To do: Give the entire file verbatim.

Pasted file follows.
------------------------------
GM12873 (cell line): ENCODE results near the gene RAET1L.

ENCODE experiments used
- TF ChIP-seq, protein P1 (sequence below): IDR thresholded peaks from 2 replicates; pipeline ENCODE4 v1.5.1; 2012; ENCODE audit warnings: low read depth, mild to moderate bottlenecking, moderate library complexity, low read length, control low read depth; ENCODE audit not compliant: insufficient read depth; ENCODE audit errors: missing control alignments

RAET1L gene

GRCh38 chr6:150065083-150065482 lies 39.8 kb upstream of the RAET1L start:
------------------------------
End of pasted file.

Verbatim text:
GM12873 (cell line): ENCODE results near the gene RAET1L.

ENCODE experiments used
- TF ChIP-seq, protein P1 (sequence below): IDR thresholded peaks from 2 replicates; pipeline ENCODE4 v1.5.1; 2012; ENCODE audit warnings: low read depth, mild to moderate bottlenecking, moderate library complexity, low read length, control low read depth; ENCODE audit not compliant: insufficient read depth; ENCODE audit errors: missing control alignments

RAET1L gene

GRCh38 chr6:150065083-150065482 lies 39.8 kb upstream of the RAET1L start: